How to Prevent Break-Ins
A break-in can be a terrifying experience. Here are a few things that you can do to reduce the likelihood of a break-in.
Lock your doors and windows
In recent area break-ins, windows or doors had been left unlocked overnight. While it’s often tempting to leave your windows open during the summer in order to cool down your home, an open window can be an invitation to a burglar. Always keep windows and doors closed and locked securely and don’t forget about your garage. Keep it locked as well.
All doors should be locked with a strong dead bolt and windows should be locked so that they cannot be tampered with from the outside. Window bars or gates are also a good idea. These physical security tools keep criminals out.
Don’t Advertise Valuables
Don’t place your valuables (such as TVs, computers or jewellery) in locations where they can easily be seen from the outside. This just encourages burglars and other criminals.
Get an Alarm System and Use It
An alarm system drastically cuts down on crime. Install an alarm system in your home and make sure that you activate it as needed. When you’re away from home, home alone or sleeping, turn on the alarm system. This will ensure that if anyone attempts to break into your home, an alarm will sound. With some windows, they can be contacted in such a way so that they can be open slightly for venting while still be fully protected.
A monitored alarm system is the best choice for protecting your home. With a monitored alarm system, the central station is immediately notified if there is a crime in progress. The station can then contact you to inform you of the situation so that you can take appropriate action. The central station can even contact the authorities directly.
Criminals like to commit crimes where no one will see them. Installing motion-activated lighting on your property takes these opportunities away from them. You may also want to use lighting inside your home to deter criminals. If you’re going to be away for a long period of time, set your lights on a timer. This will cause criminals to think that someone is home and they’ll likely avoid your property.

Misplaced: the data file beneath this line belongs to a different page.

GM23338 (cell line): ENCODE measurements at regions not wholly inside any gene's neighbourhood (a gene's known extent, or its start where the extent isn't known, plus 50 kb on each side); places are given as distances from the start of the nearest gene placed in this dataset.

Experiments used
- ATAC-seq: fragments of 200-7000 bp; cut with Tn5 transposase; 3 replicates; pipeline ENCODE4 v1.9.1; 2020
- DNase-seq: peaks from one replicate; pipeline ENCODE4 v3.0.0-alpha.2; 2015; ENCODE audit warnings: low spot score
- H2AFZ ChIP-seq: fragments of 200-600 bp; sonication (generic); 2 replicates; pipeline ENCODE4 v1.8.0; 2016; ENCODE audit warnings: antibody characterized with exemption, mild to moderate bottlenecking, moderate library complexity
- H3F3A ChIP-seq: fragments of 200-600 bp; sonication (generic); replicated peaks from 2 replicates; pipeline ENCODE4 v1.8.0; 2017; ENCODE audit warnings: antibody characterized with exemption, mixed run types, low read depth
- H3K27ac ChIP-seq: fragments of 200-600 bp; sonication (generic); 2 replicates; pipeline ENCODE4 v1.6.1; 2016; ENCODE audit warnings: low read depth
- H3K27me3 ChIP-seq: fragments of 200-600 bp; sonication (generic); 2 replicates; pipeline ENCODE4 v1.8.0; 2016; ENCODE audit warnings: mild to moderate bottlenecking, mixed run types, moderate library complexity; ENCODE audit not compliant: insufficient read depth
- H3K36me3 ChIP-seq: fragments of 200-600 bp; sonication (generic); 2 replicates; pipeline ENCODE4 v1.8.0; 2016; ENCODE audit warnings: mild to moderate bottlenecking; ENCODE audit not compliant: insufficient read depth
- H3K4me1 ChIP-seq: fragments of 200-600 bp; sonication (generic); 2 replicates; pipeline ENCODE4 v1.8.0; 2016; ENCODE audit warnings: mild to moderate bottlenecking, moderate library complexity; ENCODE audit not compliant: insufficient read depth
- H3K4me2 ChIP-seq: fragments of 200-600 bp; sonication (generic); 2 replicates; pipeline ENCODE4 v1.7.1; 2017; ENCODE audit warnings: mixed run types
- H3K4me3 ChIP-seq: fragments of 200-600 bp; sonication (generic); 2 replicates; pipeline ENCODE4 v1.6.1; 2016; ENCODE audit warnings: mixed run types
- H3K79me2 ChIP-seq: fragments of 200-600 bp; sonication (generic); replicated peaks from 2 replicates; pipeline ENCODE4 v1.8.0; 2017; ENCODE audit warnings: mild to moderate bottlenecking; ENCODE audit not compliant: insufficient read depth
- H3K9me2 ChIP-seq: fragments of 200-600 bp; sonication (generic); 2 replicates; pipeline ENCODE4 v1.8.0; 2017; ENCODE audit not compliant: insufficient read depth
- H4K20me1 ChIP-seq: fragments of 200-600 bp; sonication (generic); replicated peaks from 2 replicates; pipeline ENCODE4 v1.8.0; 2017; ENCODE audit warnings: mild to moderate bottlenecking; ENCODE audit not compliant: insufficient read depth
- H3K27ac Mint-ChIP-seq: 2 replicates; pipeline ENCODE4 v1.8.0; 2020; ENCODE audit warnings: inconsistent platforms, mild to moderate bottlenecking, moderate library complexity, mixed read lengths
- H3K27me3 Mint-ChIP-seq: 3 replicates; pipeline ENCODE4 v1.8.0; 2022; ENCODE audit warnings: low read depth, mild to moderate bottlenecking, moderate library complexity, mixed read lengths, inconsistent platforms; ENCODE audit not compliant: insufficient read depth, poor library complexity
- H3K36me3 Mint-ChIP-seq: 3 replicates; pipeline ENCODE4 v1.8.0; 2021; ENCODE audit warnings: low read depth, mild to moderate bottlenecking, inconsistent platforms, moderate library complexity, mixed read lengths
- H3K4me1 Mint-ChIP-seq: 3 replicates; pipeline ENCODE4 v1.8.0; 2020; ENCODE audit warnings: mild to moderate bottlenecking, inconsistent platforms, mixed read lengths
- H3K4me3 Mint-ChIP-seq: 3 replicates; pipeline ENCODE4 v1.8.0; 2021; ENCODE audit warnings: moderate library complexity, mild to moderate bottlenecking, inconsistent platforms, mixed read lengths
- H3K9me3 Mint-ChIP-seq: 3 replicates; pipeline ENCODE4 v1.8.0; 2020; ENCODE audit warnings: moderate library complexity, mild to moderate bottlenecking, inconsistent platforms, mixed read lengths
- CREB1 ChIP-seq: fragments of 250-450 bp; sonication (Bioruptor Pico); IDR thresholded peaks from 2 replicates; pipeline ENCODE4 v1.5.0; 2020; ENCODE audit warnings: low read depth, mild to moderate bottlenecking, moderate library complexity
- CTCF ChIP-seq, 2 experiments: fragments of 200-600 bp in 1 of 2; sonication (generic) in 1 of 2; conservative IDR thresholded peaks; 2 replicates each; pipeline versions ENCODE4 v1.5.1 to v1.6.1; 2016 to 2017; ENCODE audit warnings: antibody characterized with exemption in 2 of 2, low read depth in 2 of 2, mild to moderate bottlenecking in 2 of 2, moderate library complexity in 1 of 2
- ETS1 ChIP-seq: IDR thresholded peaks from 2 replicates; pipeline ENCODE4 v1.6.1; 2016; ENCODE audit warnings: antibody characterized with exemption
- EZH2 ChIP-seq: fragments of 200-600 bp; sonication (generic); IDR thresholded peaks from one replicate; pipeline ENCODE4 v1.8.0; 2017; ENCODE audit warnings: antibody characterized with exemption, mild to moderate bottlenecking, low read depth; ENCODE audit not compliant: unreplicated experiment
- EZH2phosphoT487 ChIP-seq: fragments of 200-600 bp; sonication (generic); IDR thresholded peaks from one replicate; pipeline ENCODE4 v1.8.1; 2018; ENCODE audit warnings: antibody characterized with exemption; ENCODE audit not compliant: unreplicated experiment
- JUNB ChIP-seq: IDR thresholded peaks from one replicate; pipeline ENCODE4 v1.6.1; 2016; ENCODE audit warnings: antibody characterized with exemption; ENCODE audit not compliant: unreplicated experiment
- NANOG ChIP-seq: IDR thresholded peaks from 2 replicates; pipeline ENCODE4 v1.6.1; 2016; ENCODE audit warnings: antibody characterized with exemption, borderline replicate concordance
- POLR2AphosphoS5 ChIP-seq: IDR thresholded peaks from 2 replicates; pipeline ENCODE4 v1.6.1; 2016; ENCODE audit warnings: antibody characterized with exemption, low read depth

Contact us for more security ideas and professional advise you can count on!
In a tragic carbon monoxide poisoning situation that took place recently in Brampton, three people were killed and two others were hospitalized. The family’s furnace had broken and they were using propane heaters to heat their home. This led to a high concentration of carbon monoxide inside the property. The family did have a working carbon monoxide detector in the house, but it was located in the basement. The three family members who were killed by the gas were sleeping on the third floor. They were unable to respond to the signal from the carbon monoxide detector in the basement. In addition, another carbon monoxide detector that was installed on the main floor of the home was faulty and not functioning at the time of the tragedy.
It is important to ensure that working carbon monoxide detectors are installed on every level of a home and especially outside all sleeping areas. Monitored carbon monoxide detectors are watched over by a central monitoring station at all times. In the event of an emergency situation, the central station can contact the homeowners and alert them of the situation. This provides 24-7 protection and saves lives.
Carbon monoxide is a colourless, odorless and tasteless gas that is toxic to humans at high concentrations. Unfortunately, the properties of the gas make it difficult to detect until it is too late. Carbon monoxide poisoning occurs when a person inhales high amounts of carbon monoxide. Symptoms of carbon monoxide poisoning include dizziness, confusion, headaches and more severe symptoms such as central nervous system problems, heart issues and even death. Hundreds of Canadians are killed or suffer serious injury each year due to carbon monoxide poisoning.